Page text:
changing direction

I’m currently working on a group of sock patterns, and have been designing (and knitting) several pairs of socks. You very rarely see my sock knitting on this blog, so you won’t know that I make plain socks for Tom pretty much all of the time and that such socks form my relaxing, evening, I-don’t-have-to-think-about-anything kind of knitting. When I started knitting socks, I preferred to make the cuff-down, heel flap kind, but some time in 2015—when I designed and knitted the first pair of what would become the Baffies pattern—I discovered I really enjoyed a toe-up sock construction.


Over the next few years, without thinking about it all that much, toe-up constructions gradually took hold of my sock knitting. I designed and knitted Tom’s Lord of the Isles kilt hose, for example (the socks he wore at our wedding) from the toe-up.

And, as time went on, I found that, though I still knitted cuff-down plain socks, more often than not I’d cast on a pair of socks toe-up when it was time to start another pair. I’m sure that lots of us have our own plain sock formula etched in our brains: the cast on stitch count, the numbers for the heel turn and so on . . . and, over time, my go-to formula became a toe-up one.

When we were photographing the Carbeth Creature, it decided it would like to work on a cuff-down sock that was hanging around my knitting pile, unfinished.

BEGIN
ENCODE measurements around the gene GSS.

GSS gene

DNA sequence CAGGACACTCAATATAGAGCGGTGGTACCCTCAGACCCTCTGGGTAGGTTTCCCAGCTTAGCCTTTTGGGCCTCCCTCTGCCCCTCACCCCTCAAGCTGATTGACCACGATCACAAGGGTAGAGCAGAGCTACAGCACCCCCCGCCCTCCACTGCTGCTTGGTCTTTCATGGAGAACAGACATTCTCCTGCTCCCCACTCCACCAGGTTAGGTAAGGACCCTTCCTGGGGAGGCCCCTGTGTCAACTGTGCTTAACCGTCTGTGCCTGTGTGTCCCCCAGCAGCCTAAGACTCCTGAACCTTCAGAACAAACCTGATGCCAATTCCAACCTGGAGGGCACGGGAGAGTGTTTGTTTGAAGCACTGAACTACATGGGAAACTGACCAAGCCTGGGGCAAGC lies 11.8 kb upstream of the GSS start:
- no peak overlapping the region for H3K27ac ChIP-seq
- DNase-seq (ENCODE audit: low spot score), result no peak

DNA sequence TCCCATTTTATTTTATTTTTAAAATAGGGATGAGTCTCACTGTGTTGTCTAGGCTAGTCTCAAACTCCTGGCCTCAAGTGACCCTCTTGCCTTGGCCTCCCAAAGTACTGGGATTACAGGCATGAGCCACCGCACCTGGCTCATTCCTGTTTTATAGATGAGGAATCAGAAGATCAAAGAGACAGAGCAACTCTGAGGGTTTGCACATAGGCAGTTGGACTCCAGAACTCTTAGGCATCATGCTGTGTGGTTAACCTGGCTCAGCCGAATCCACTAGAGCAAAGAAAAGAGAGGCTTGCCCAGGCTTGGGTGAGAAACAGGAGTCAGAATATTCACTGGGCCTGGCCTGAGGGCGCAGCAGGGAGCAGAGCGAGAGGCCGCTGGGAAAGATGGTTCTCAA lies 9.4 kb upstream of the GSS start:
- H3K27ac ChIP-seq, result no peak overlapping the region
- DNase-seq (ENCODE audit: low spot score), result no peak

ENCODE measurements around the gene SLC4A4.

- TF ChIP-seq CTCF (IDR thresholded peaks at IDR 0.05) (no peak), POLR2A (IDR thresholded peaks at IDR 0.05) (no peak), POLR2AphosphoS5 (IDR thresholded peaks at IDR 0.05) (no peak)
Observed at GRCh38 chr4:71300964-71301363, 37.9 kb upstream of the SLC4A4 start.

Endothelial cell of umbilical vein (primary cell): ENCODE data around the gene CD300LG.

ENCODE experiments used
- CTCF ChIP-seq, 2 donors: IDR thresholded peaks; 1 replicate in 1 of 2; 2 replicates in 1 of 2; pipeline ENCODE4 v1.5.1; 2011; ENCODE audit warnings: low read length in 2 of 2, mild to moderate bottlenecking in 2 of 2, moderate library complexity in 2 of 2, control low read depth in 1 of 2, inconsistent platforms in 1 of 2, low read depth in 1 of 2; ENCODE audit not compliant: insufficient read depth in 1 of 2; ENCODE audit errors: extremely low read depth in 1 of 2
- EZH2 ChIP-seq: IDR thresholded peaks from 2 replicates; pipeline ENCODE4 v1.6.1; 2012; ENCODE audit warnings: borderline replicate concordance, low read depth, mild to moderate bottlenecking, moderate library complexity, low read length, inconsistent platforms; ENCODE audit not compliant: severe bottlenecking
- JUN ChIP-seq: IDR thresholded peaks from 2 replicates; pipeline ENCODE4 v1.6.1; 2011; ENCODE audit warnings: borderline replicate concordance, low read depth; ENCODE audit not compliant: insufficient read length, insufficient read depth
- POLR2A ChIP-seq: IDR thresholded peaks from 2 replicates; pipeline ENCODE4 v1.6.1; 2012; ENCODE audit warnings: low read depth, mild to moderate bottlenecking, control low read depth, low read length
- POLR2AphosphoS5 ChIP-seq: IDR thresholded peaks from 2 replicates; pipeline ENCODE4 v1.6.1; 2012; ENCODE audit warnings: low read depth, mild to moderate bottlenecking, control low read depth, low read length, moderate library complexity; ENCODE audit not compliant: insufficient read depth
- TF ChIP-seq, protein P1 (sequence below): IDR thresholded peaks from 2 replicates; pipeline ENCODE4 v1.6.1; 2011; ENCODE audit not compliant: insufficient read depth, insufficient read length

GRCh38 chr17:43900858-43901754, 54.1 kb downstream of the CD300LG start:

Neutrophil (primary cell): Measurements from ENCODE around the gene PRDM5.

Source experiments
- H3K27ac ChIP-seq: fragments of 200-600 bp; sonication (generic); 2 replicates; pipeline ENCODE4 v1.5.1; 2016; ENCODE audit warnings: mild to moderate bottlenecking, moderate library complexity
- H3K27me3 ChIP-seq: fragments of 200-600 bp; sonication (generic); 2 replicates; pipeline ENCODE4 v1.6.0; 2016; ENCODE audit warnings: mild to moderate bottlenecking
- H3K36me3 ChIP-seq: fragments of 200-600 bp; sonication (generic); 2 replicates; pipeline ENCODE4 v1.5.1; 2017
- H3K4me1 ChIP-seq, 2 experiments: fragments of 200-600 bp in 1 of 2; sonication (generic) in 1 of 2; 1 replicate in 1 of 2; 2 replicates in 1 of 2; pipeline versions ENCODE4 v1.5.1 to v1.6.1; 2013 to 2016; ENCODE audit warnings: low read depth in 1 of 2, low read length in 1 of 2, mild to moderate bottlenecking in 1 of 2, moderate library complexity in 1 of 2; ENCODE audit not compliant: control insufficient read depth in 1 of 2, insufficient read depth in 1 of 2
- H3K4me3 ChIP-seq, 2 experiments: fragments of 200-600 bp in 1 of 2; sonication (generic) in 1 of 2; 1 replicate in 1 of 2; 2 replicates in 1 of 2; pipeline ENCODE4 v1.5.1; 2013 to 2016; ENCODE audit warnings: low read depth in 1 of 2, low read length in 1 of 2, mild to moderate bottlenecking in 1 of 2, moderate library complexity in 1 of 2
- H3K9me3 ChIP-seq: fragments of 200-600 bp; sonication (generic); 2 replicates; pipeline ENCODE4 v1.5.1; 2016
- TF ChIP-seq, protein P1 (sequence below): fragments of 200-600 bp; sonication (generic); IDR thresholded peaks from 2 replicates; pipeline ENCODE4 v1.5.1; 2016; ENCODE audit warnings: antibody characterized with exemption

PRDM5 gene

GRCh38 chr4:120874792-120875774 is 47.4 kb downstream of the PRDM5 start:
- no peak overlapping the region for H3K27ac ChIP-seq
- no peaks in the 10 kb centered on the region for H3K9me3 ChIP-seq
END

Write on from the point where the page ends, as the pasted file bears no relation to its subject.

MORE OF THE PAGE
the Carbeth Creature likes to knit socks in my shed

It struck me that this unfinished object was now something of an anomaly, and that knitting a sock of that construction now felt slightly odd.

Bieldy – worked from the toe up

I’m not sure I can quite get to the bottom of why my sock knitting changed direction. I certainly have no views on whether one construction method is essentially better than another. It’s not a matter of comfort or fit (since Tom wears all of the plain socks I knit and says it makes no difference), nor do I (for example) have a particular dislike of any technique involved in the cuff down construction, such as grafting or picking up stitches. Perhaps there’s just something in the continuity of working a sock toe-up that I find essentially enjoyable—the the only real ‘break’ in the knitting is at the heel turn—and I certainly find that construction lends itself to colourwork combinations that are rather pleasing.

Bieldy heel and sole

Either way, I’ve now discovered a definite preference for toe-up sock construction, and this is interesting to me because where sweaters are concerned I honestly don’t have a preference.

Horology – top-down . . .

Several of my favourite knits / designs of recent months have been knitted from the top down. . . but an equal number have been worked bottom up.

Orchle – bottom up

Yet unlike my sweater knitting, with socks, a particular direction has definitely taken hold of me. And, as I gradually develop and knit up my ideas for the designs included in our new wee collection, it seems likely that all the patterns will be written in this way.

Like the Carbeth Creature, I like knitting socks in my shed

Do you have a sock-construction preference? Has this changed over time? And can you (unlike me) put your finger on precisely why that is?